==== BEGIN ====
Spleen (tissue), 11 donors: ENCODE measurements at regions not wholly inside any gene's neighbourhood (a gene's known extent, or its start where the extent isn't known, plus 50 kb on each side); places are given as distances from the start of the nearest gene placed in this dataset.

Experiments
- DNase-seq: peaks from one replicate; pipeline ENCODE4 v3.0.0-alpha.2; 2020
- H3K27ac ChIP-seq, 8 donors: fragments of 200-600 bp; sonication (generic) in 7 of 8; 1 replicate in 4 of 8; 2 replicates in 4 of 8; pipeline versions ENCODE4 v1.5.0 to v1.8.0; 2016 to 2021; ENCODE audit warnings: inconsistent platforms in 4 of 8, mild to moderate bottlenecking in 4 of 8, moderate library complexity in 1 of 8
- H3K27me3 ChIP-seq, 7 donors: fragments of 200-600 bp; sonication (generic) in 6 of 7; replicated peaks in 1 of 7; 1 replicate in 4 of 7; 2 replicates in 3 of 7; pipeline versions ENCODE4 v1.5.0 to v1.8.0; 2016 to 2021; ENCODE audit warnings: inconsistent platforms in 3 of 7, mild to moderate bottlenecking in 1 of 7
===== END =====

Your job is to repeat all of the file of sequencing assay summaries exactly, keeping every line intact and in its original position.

Spleen (tissue), 11 donors: ENCODE measurements at regions not wholly inside any gene's neighbourhood (a gene's known extent, or its start where the extent isn't known, plus 50 kb on each side); places are given as distances from the start of the nearest gene placed in this dataset.

Experiments
- DNase-seq: peaks from one replicate; pipeline ENCODE4 v3.0.0-alpha.2; 2020
- H3K27ac ChIP-seq, 8 donors: fragments of 200-600 bp; sonication (generic) in 7 of 8; 1 replicate in 4 of 8; 2 replicates in 4 of 8; pipeline versions ENCODE4 v1.5.0 to v1.8.0; 2016 to 2021; ENCODE audit warnings: inconsistent platforms in 4 of 8, mild to moderate bottlenecking in 4 of 8, moderate library complexity in 1 of 8
- H3K27me3 ChIP-seq, 7 donors: fragments of 200-600 bp; sonication (generic) in 6 of 7; replicated peaks in 1 of 7; 1 replicate in 4 of 7; 2 replicates in 3 of 7; pipeline versions ENCODE4 v1.5.0 to v1.8.0; 2016 to 2021; ENCODE audit warnings: inconsistent platforms in 3 of 7, mild to moderate bottlenecking in 1 of 7